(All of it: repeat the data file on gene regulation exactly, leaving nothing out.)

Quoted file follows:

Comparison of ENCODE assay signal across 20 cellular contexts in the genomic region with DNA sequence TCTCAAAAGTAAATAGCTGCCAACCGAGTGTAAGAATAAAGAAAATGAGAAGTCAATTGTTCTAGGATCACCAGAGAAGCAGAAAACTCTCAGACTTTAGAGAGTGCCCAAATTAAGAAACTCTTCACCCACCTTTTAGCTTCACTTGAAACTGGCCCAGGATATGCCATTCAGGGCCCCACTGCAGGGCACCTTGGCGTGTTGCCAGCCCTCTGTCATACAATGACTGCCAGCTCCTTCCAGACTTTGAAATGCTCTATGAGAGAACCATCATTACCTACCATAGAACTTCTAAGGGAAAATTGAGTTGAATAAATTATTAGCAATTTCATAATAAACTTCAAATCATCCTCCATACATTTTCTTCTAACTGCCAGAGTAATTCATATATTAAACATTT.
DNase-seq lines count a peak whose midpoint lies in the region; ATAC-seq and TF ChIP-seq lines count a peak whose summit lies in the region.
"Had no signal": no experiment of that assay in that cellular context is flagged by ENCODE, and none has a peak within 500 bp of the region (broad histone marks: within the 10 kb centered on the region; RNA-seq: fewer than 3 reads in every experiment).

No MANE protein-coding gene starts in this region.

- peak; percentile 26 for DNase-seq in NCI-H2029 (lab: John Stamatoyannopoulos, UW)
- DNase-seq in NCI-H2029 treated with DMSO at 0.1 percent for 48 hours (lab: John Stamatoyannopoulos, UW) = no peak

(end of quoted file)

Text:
Comparison of ENCODE assay signal across 20 cellular contexts in the genomic region with DNA sequence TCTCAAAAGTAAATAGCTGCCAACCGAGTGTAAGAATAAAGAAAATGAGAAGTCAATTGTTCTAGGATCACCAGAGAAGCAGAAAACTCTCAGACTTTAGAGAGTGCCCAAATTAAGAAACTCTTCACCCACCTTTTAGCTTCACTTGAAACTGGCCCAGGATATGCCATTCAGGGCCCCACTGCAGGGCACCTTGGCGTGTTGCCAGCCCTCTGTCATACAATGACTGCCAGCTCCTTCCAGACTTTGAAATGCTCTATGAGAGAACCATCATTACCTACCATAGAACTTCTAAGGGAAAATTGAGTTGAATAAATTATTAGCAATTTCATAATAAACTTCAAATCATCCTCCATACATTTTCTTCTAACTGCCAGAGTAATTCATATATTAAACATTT.
DNase-seq lines count a peak whose midpoint lies in the region; ATAC-seq and TF ChIP-seq lines count a peak whose summit lies in the region.
"Had no signal": no experiment of that assay in that cellular context is flagged by ENCODE, and none has a peak within 500 bp of the region (broad histone marks: within the 10 kb centered on the region; RNA-seq: fewer than 3 reads in every experiment).

No MANE protein-coding gene starts in this region.

- peak; percentile 26 for DNase-seq in NCI-H2029 (lab: John Stamatoyannopoulos, UW)
- DNase-seq in NCI-H2029 treated with DMSO at 0.1 percent for 48 hours (lab: John Stamatoyannopoulos, UW) = no peak